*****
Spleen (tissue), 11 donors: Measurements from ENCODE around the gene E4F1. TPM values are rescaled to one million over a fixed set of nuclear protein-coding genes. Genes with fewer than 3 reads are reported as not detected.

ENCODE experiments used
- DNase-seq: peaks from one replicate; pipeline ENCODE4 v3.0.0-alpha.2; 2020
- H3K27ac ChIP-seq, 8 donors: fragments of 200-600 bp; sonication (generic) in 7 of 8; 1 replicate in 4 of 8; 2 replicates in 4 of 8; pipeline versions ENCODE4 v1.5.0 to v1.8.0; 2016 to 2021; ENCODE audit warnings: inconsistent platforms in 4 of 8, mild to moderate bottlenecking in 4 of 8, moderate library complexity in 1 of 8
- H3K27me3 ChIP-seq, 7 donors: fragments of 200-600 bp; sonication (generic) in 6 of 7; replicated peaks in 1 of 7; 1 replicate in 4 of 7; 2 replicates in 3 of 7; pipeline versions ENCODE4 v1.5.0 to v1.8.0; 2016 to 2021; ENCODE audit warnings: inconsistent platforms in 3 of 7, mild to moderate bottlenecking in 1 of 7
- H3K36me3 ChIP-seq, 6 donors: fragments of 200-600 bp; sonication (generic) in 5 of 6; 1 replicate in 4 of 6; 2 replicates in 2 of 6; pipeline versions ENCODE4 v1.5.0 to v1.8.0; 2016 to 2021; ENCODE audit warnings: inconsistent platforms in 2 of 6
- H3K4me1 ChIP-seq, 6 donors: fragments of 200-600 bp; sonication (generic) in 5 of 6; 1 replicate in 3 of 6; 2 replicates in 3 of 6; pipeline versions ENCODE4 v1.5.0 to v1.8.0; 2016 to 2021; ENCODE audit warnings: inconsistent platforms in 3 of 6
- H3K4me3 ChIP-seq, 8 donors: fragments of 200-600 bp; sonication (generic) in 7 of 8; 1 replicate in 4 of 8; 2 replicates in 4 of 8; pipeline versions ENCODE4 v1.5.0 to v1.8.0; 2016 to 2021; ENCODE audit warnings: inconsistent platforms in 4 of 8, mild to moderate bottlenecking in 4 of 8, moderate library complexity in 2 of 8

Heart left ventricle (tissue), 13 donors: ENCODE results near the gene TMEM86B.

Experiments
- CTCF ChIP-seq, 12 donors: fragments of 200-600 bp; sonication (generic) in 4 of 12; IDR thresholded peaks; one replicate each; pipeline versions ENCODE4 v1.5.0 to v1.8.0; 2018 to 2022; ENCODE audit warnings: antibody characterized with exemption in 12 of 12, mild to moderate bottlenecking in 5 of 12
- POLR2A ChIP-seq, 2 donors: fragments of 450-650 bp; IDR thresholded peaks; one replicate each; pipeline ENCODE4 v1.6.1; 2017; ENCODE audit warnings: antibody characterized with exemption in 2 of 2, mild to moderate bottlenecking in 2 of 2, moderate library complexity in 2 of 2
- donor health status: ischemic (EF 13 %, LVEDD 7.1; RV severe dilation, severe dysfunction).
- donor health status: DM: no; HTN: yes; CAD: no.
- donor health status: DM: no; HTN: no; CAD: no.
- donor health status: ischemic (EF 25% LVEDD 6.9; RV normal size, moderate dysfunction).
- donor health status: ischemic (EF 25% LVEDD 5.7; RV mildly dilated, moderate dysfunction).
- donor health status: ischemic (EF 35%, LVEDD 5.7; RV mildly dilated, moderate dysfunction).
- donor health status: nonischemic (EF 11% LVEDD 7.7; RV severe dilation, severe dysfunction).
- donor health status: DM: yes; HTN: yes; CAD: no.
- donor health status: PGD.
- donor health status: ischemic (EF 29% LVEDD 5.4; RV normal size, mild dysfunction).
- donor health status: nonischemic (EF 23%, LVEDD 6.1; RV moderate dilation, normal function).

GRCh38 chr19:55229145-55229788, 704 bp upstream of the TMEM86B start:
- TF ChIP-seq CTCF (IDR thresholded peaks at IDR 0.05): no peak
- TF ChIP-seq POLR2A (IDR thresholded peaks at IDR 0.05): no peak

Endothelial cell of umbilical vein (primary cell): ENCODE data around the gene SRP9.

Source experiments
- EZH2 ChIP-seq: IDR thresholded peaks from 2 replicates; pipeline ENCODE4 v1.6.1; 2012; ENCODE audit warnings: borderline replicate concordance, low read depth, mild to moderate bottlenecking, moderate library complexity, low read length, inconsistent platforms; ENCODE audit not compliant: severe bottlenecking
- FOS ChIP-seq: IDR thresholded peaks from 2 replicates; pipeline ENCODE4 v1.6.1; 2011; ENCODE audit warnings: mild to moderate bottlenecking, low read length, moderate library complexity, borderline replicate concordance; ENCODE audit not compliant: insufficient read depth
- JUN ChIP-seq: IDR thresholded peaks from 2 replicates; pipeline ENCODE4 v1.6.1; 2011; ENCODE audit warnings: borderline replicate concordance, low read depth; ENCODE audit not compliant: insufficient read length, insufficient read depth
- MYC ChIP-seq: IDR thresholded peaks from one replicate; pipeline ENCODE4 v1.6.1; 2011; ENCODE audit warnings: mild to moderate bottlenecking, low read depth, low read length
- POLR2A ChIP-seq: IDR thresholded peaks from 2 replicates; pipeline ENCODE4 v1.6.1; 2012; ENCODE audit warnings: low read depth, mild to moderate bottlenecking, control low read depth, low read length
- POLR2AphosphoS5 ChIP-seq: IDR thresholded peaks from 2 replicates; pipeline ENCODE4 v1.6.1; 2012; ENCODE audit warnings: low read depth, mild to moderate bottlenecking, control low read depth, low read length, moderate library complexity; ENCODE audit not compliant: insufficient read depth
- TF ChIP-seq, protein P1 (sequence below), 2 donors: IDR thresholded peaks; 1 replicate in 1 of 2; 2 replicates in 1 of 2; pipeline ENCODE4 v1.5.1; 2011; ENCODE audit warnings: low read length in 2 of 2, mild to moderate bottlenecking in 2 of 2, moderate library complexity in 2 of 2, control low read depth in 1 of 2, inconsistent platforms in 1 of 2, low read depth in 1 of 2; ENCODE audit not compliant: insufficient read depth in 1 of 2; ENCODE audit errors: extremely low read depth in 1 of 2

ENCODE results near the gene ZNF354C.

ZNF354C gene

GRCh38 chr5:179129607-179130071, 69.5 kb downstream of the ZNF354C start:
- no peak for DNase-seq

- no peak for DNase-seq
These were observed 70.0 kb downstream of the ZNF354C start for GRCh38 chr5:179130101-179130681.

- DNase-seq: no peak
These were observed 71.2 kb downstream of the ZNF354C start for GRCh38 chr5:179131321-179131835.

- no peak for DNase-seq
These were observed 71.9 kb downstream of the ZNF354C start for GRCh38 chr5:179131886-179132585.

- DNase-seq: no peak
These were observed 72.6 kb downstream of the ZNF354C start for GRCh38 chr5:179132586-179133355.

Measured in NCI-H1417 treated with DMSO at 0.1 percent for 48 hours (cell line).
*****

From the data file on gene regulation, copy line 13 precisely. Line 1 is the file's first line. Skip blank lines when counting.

- donor health status: ischemic (EF 13 %, LVEDD 7.1; RV severe dilation, severe dysfunction).